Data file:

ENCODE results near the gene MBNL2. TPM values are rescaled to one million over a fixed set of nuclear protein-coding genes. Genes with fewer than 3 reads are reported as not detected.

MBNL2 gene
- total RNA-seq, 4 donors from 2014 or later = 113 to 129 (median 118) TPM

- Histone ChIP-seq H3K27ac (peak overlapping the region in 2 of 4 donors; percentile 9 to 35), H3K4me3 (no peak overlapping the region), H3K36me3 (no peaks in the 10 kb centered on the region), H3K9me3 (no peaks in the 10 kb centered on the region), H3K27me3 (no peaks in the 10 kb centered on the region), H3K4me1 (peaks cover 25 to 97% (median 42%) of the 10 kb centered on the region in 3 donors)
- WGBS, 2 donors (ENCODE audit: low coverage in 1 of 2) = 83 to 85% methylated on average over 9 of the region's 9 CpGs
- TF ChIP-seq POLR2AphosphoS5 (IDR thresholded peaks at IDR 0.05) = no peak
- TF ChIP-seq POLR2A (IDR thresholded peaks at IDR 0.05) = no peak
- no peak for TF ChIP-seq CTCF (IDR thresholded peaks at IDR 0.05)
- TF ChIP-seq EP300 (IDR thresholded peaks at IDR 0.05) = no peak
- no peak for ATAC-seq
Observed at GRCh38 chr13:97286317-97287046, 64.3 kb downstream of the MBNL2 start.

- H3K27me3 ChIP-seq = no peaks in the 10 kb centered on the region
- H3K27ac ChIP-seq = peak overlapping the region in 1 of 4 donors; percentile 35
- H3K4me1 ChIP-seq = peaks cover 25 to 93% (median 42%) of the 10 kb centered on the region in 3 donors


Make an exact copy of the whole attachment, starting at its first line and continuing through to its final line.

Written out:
ENCODE results near the gene MBNL2. TPM values are rescaled to one million over a fixed set of nuclear protein-coding genes. Genes with fewer than 3 reads are reported as not detected.

MBNL2 gene
- total RNA-seq, 4 donors from 2014 or later = 113 to 129 (median 118) TPM

- Histone ChIP-seq H3K27ac (peak overlapping the region in 2 of 4 donors; percentile 9 to 35), H3K4me3 (no peak overlapping the region), H3K36me3 (no peaks in the 10 kb centered on the region), H3K9me3 (no peaks in the 10 kb centered on the region), H3K27me3 (no peaks in the 10 kb centered on the region), H3K4me1 (peaks cover 25 to 97% (median 42%) of the 10 kb centered on the region in 3 donors)
- WGBS, 2 donors (ENCODE audit: low coverage in 1 of 2) = 83 to 85% methylated on average over 9 of the region's 9 CpGs
- TF ChIP-seq POLR2AphosphoS5 (IDR thresholded peaks at IDR 0.05) = no peak
- TF ChIP-seq POLR2A (IDR thresholded peaks at IDR 0.05) = no peak
- no peak for TF ChIP-seq CTCF (IDR thresholded peaks at IDR 0.05)
- TF ChIP-seq EP300 (IDR thresholded peaks at IDR 0.05) = no peak
- no peak for ATAC-seq
Observed at GRCh38 chr13:97286317-97287046, 64.3 kb downstream of the MBNL2 start.

- H3K27me3 ChIP-seq = no peaks in the 10 kb centered on the region
- H3K27ac ChIP-seq = peak overlapping the region in 1 of 4 donors; percentile 35
- H3K4me1 ChIP-seq = peaks cover 25 to 93% (median 42%) of the 10 kb centered on the region in 3 donors